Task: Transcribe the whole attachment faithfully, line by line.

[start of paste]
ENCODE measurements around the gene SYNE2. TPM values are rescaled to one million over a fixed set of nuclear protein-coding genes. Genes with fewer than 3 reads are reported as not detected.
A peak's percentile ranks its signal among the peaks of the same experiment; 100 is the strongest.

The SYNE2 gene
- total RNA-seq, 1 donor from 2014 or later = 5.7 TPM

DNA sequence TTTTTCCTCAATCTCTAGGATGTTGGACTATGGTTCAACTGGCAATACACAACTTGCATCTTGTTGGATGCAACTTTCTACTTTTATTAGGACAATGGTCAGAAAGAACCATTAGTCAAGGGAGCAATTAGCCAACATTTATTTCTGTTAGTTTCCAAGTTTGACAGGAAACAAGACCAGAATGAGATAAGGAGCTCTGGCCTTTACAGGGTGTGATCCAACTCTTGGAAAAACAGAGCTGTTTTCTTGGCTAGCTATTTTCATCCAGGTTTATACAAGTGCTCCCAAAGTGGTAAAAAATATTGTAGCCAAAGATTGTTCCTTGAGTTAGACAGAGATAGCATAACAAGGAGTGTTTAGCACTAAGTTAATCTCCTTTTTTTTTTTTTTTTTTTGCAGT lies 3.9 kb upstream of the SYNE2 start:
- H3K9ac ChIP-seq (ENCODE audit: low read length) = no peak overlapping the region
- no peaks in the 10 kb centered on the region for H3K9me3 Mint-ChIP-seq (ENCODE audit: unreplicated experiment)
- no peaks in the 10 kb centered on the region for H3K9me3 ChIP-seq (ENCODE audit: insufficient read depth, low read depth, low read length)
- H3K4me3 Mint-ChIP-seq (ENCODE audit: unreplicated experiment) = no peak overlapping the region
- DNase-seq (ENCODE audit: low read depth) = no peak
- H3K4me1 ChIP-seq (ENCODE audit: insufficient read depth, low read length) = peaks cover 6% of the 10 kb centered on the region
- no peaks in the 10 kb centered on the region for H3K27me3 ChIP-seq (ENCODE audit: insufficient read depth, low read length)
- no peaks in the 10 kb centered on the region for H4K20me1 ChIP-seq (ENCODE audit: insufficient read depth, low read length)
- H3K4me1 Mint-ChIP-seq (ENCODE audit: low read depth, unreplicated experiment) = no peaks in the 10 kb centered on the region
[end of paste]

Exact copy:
ENCODE measurements around the gene SYNE2. TPM values are rescaled to one million over a fixed set of nuclear protein-coding genes. Genes with fewer than 3 reads are reported as not detected.
A peak's percentile ranks its signal among the peaks of the same experiment; 100 is the strongest.

The SYNE2 gene
- total RNA-seq, 1 donor from 2014 or later = 5.7 TPM

DNA sequence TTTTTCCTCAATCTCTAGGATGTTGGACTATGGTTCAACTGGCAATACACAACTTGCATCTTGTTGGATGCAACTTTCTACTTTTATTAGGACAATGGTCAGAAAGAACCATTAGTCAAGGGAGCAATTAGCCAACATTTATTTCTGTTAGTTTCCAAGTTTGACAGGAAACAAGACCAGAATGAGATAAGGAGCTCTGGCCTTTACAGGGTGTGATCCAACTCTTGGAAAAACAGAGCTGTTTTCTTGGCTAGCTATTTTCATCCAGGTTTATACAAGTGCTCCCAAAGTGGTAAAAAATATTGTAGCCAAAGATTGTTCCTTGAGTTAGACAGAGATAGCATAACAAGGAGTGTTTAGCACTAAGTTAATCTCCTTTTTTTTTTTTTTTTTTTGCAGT lies 3.9 kb upstream of the SYNE2 start:
- H3K9ac ChIP-seq (ENCODE audit: low read length) = no peak overlapping the region
- no peaks in the 10 kb centered on the region for H3K9me3 Mint-ChIP-seq (ENCODE audit: unreplicated experiment)
- no peaks in the 10 kb centered on the region for H3K9me3 ChIP-seq (ENCODE audit: insufficient read depth, low read depth, low read length)
- H3K4me3 Mint-ChIP-seq (ENCODE audit: unreplicated experiment) = no peak overlapping the region
- DNase-seq (ENCODE audit: low read depth) = no peak
- H3K4me1 ChIP-seq (ENCODE audit: insufficient read depth, low read length) = peaks cover 6% of the 10 kb centered on the region
- no peaks in the 10 kb centered on the region for H3K27me3 ChIP-seq (ENCODE audit: insufficient read depth, low read length)
- no peaks in the 10 kb centered on the region for H4K20me1 ChIP-seq (ENCODE audit: insufficient read depth, low read length)
- H3K4me1 Mint-ChIP-seq (ENCODE audit: low read depth, unreplicated experiment) = no peaks in the 10 kb centered on the region